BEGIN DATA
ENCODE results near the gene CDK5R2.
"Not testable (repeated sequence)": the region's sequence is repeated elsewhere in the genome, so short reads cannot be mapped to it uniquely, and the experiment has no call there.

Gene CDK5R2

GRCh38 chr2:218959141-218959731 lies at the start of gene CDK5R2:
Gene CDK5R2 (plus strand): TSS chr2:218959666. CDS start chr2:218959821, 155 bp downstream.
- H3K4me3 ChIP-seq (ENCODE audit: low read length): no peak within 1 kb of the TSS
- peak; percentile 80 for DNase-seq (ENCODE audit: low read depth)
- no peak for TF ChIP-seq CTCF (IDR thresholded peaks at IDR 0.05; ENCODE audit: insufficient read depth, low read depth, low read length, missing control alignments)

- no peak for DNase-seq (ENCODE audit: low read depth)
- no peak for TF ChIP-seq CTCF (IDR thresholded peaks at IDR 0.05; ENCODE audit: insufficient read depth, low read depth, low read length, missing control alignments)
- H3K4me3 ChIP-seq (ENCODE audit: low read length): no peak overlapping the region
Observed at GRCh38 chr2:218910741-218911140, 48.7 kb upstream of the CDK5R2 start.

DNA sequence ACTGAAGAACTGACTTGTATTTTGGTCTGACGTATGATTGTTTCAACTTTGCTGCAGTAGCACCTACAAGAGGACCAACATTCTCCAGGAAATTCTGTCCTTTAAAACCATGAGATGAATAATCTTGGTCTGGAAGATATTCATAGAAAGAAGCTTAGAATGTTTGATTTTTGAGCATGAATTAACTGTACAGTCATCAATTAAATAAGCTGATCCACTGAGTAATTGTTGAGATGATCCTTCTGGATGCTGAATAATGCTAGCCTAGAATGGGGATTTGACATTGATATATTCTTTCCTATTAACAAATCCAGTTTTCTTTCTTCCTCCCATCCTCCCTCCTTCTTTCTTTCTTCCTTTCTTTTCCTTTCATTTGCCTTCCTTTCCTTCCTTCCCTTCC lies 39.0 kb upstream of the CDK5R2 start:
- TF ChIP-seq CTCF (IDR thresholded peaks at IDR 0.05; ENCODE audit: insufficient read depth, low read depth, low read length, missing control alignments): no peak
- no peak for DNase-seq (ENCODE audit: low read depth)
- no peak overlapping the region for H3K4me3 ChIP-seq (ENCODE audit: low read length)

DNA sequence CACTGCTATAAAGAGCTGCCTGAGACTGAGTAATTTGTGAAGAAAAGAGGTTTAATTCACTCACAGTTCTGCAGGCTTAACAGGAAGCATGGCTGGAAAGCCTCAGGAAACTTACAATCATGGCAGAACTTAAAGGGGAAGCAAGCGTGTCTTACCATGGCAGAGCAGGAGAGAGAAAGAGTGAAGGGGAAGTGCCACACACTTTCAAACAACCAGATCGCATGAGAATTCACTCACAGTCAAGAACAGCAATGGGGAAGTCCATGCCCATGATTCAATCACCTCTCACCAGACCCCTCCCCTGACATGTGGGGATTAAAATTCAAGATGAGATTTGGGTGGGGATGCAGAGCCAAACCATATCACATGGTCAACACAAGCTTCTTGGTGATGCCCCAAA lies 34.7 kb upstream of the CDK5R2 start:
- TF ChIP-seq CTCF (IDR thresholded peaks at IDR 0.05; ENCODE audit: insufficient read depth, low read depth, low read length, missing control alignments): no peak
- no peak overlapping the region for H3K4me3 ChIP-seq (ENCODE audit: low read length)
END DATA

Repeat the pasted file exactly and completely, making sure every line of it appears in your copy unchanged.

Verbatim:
ENCODE results near the gene CDK5R2.
"Not testable (repeated sequence)": the region's sequence is repeated elsewhere in the genome, so short reads cannot be mapped to it uniquely, and the experiment has no call there.

Gene CDK5R2

GRCh38 chr2:218959141-218959731 lies at the start of gene CDK5R2:
Gene CDK5R2 (plus strand): TSS chr2:218959666. CDS start chr2:218959821, 155 bp downstream.
- H3K4me3 ChIP-seq (ENCODE audit: low read length): no peak within 1 kb of the TSS
- peak; percentile 80 for DNase-seq (ENCODE audit: low read depth)
- no peak for TF ChIP-seq CTCF (IDR thresholded peaks at IDR 0.05; ENCODE audit: insufficient read depth, low read depth, low read length, missing control alignments)

- no peak for DNase-seq (ENCODE audit: low read depth)
- no peak for TF ChIP-seq CTCF (IDR thresholded peaks at IDR 0.05; ENCODE audit: insufficient read depth, low read depth, low read length, missing control alignments)
- H3K4me3 ChIP-seq (ENCODE audit: low read length): no peak overlapping the region
Observed at GRCh38 chr2:218910741-218911140, 48.7 kb upstream of the CDK5R2 start.

DNA sequence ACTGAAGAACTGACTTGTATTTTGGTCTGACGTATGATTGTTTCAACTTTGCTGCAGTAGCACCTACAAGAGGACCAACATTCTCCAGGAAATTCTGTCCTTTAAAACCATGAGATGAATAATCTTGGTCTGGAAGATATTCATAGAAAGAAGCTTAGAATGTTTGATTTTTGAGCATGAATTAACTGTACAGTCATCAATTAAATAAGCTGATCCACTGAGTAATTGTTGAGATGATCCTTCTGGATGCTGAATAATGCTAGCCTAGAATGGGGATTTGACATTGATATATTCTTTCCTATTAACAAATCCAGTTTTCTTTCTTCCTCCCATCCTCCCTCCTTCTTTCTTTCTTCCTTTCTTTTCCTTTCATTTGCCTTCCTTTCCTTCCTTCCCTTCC lies 39.0 kb upstream of the CDK5R2 start:
- TF ChIP-seq CTCF (IDR thresholded peaks at IDR 0.05; ENCODE audit: insufficient read depth, low read depth, low read length, missing control alignments): no peak
- no peak for DNase-seq (ENCODE audit: low read depth)
- no peak overlapping the region for H3K4me3 ChIP-seq (ENCODE audit: low read length)

DNA sequence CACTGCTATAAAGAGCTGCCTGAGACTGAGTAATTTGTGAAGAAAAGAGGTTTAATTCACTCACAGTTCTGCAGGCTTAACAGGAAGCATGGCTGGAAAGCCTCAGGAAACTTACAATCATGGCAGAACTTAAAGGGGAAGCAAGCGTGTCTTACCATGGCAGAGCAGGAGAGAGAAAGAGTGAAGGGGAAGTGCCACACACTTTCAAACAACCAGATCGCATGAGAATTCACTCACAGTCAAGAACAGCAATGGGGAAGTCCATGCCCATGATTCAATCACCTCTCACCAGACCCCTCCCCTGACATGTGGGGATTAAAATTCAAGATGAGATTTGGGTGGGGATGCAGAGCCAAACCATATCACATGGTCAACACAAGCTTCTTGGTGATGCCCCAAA lies 34.7 kb upstream of the CDK5R2 start:
- TF ChIP-seq CTCF (IDR thresholded peaks at IDR 0.05; ENCODE audit: insufficient read depth, low read depth, low read length, missing control alignments): no peak
- no peak overlapping the region for H3K4me3 ChIP-seq (ENCODE audit: low read length)